Improv group struts its stuff in Mike Birbiglia’s sophomore film

Inspired by real-life events (but not a true story), Don’t Think Twice is an honest and poignant look at the fragility of love and friendship. Birbiglia transfers the playful feeling of the hysterical onstage improv comedy scenes — which were filmed at the Lynn Redgrave Theater, where his latest one-man show, Thank God for Jokes, recently completed a successful run — to the offstage drama as the remaining members of the aptly named Commune consider their future as individuals and as a unit. Jacobs (Community, Love), the only one of the protagonists who did not have previous improv experience (the others were part of either Second City or the Upright Citizens Brigade), takes to the comedic form with an intoxicating glee, fitting in exceptionally well with the veterans and particularly with Key (Key and Peele); they share a tender chemistry that propels the film. Birbiglia, who has toured with Gethard (The Chris Gethard Show), plays the schlumpy Miles with a natural ease that keeps it all real. Cinematographer Joe Anderson (Simon Killer, The Benefactor) weaves in and around the comedians as they perform (the improv scenes were filmed twice, once scripted, once not), putting viewers onstage instead of in the audience, resulting in a more cathartic experience. The film features several cameos, from Richard Masur and Richard Kline to — well, we wouldn’t want to spoil the surprises. Don’t think twice about seeing Don’t Think Twice, which is opening July 21 at the Landmark Sunshine, with Birbiglia and producer Ira Glass — Birbiglia is a regular contributor to Glass’s NPR show, This American Life — participating in Q&As after multiple screenings July 21-24, but they’re selling out quick.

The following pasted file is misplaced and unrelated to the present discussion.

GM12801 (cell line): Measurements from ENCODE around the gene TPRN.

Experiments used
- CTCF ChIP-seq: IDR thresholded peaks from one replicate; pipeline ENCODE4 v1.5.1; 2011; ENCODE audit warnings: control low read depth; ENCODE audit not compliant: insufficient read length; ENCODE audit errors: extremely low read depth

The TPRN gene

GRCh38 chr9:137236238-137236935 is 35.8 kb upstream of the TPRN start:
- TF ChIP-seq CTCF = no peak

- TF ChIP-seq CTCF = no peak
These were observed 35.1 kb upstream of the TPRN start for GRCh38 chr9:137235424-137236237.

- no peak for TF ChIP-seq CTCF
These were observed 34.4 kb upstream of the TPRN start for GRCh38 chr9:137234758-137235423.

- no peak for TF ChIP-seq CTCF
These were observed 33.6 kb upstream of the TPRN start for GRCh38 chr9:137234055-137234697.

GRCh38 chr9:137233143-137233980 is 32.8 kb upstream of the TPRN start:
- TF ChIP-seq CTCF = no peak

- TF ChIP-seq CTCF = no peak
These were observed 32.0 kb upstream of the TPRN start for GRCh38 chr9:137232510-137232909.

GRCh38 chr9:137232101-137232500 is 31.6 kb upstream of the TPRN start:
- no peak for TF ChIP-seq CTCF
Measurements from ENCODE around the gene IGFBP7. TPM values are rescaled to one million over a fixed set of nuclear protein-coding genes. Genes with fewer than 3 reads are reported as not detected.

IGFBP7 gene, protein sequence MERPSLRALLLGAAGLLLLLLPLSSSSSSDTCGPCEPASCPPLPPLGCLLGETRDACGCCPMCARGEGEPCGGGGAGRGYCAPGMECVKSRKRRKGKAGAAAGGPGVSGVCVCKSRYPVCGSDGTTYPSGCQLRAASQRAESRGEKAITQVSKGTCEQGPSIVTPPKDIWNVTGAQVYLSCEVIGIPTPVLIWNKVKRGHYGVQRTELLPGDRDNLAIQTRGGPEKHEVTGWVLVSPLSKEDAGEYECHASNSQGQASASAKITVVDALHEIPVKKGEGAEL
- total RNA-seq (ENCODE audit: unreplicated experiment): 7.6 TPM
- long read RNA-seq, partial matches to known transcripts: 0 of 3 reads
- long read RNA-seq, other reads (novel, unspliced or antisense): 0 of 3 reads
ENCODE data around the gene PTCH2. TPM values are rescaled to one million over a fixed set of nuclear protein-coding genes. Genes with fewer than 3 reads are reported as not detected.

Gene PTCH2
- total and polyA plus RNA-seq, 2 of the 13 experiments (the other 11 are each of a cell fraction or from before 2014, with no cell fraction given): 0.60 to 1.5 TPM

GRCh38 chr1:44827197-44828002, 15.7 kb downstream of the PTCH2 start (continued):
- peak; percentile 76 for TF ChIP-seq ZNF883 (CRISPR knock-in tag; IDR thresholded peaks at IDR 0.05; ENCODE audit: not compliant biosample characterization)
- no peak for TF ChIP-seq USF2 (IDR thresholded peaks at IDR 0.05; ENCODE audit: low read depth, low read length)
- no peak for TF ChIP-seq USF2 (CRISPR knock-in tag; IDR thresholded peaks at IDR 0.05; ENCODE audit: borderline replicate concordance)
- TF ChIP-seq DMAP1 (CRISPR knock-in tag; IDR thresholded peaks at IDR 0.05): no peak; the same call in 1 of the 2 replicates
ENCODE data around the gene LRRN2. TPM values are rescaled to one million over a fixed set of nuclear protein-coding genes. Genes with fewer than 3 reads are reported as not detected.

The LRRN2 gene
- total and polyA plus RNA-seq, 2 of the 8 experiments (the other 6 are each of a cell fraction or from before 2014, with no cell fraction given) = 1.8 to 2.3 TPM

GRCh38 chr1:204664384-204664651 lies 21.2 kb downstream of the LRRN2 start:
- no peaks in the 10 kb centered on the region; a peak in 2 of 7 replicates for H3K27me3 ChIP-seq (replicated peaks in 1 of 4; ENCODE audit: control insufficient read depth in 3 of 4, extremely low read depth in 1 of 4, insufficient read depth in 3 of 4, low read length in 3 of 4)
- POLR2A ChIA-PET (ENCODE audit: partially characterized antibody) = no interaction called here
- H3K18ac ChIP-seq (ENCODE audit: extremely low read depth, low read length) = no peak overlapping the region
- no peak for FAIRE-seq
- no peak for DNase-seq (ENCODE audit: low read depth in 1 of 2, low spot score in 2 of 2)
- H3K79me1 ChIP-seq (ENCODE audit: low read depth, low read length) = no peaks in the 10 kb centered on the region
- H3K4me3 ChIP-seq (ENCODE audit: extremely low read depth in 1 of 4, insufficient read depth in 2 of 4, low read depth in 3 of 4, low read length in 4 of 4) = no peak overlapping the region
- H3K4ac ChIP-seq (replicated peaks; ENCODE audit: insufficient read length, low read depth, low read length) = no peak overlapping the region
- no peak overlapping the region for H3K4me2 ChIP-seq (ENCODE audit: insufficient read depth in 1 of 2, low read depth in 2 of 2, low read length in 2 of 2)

Japanese punk culture explodes in Sogo Ishii’s mind-blowing BURST CITY

FESTIVAL OF NEW JAPANESE FILM: BURST CITY (BAKURETSU TOSHI) (爆裂都市) (Sogo Ishii, aka Gakuryū Ishii, 1982)
Japan Society
333 East 47th St. at First Ave.
Saturday, July 23, 10:00
Series runs July 14-24

“These streets have calmed down quite a bit, sir,” a man tells his yakuza boss at the beginning of Sogo Ishii’s crazy, nonstop thrill ride, Burst City, which is screening July 23 at 10:00 in Japan Society’s tenth annual Japan Cuts Festival. Conceived as a platform to showcase several early 1980s Japanese punk bands, including the Battle Rockers, the Roosters, the Stalin, and Inu, the film is a fast-paced, psychotic journey through a postapocalyptic nightmare world where disenchanted youth gather for hard-driving music and car races while they protest the construction of a nuclear facility on the outskirts of what’s left of Tokyo. It’s a crazy conflagration of Mad Max, The Warriors, A Clockwork Orange, Quadrophenia, Koyaanisqatsi, Streets of Fire, Rebel without a Cause, Star Wars, and Rude Boy, with lots of screaming, violence, and singing and very little dialogue or plot. It’s essentially a two-hour free-for-all, an explosive release of urban angst where there are no rules, no winners, and no losers (save for one unfortunate couple). And the music, produced by Roosters leader Shozo Kashiwagi, kicks some serious ass.

The large, spectacularly costumed cast features such longtime character actors as Takanori Jinnai and Shigeru Muroi, but aside from a minor subplot about an unwilling prostitute, the film is not driven by narrative or Method acting. Art director Shigeru Izumiya, who also appears in the film, creates sinister sets that promise the coming destruction, photographed by Norimichi Kasamatsu (Face, Villain) in an ever-changing cycle of lurid color and grainy black-and-white and lunatic editing that makes MTV videos of the time look like home movies of boring families. The art/decoration is credited to Katsuro Ogami and Junji Sakamoto; Sakamoto went on to become a successful director in his own right, making such films as My House, Someday, Face, and Danchi; the latter two are being shown at the 2016 Japan Cuts festival as well. Sogo Ishii, who recently changed his name to Gakuryū Ishii, has also directed such works as Panic in High School, Electric Dragon 80.000V, and Isn’t Anyone Alive? Bursting with a high-powered energy that never lets up, Burst City is screening in the “Flash-Back / Flash-Forward” section of Japan Cuts, along with Ishii’s latest film, Bitter Honey, in which a young woman (Fumi Nikaido) embodies a human-size goldfish.